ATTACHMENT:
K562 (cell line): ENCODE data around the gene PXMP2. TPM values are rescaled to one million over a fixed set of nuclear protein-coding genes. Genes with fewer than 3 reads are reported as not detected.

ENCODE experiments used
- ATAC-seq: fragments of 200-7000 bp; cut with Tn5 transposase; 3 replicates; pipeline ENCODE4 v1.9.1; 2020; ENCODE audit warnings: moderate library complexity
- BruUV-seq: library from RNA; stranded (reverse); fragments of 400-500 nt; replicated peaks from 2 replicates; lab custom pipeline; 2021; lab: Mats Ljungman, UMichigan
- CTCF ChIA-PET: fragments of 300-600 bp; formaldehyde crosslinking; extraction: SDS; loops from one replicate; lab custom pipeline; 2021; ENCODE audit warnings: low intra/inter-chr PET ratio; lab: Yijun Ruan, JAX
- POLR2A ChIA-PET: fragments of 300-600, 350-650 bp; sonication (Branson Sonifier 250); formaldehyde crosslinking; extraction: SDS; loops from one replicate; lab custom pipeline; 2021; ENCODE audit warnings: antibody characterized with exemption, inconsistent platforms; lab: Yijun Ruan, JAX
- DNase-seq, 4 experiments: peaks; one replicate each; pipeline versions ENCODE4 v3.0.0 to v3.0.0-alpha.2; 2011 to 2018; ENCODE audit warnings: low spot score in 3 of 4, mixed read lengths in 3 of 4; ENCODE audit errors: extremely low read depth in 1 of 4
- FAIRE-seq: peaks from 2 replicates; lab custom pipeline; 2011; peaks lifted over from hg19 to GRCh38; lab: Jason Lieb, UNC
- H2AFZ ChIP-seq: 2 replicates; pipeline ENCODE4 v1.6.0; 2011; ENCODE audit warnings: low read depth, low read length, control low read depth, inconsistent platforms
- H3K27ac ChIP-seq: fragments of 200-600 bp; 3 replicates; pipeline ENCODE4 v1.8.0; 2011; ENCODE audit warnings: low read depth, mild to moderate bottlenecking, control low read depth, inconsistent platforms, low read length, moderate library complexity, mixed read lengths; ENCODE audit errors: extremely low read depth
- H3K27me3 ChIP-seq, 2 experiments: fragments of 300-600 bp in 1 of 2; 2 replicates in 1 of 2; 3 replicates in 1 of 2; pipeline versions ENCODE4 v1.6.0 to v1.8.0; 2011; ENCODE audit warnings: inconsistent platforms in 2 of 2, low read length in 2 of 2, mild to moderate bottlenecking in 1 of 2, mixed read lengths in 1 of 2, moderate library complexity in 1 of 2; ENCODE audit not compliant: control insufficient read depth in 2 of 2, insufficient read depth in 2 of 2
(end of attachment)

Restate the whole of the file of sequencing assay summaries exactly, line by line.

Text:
K562 (cell line): ENCODE data around the gene PXMP2. TPM values are rescaled to one million over a fixed set of nuclear protein-coding genes. Genes with fewer than 3 reads are reported as not detected.

ENCODE experiments used
- ATAC-seq: fragments of 200-7000 bp; cut with Tn5 transposase; 3 replicates; pipeline ENCODE4 v1.9.1; 2020; ENCODE audit warnings: moderate library complexity
- BruUV-seq: library from RNA; stranded (reverse); fragments of 400-500 nt; replicated peaks from 2 replicates; lab custom pipeline; 2021; lab: Mats Ljungman, UMichigan
- CTCF ChIA-PET: fragments of 300-600 bp; formaldehyde crosslinking; extraction: SDS; loops from one replicate; lab custom pipeline; 2021; ENCODE audit warnings: low intra/inter-chr PET ratio; lab: Yijun Ruan, JAX
- POLR2A ChIA-PET: fragments of 300-600, 350-650 bp; sonication (Branson Sonifier 250); formaldehyde crosslinking; extraction: SDS; loops from one replicate; lab custom pipeline; 2021; ENCODE audit warnings: antibody characterized with exemption, inconsistent platforms; lab: Yijun Ruan, JAX
- DNase-seq, 4 experiments: peaks; one replicate each; pipeline versions ENCODE4 v3.0.0 to v3.0.0-alpha.2; 2011 to 2018; ENCODE audit warnings: low spot score in 3 of 4, mixed read lengths in 3 of 4; ENCODE audit errors: extremely low read depth in 1 of 4
- FAIRE-seq: peaks from 2 replicates; lab custom pipeline; 2011; peaks lifted over from hg19 to GRCh38; lab: Jason Lieb, UNC
- H2AFZ ChIP-seq: 2 replicates; pipeline ENCODE4 v1.6.0; 2011; ENCODE audit warnings: low read depth, low read length, control low read depth, inconsistent platforms
- H3K27ac ChIP-seq: fragments of 200-600 bp; 3 replicates; pipeline ENCODE4 v1.8.0; 2011; ENCODE audit warnings: low read depth, mild to moderate bottlenecking, control low read depth, inconsistent platforms, low read length, moderate library complexity, mixed read lengths; ENCODE audit errors: extremely low read depth
- H3K27me3 ChIP-seq, 2 experiments: fragments of 300-600 bp in 1 of 2; 2 replicates in 1 of 2; 3 replicates in 1 of 2; pipeline versions ENCODE4 v1.6.0 to v1.8.0; 2011; ENCODE audit warnings: inconsistent platforms in 2 of 2, low read length in 2 of 2, mild to moderate bottlenecking in 1 of 2, mixed read lengths in 1 of 2, moderate library complexity in 1 of 2; ENCODE audit not compliant: control insufficient read depth in 2 of 2, insufficient read depth in 2 of 2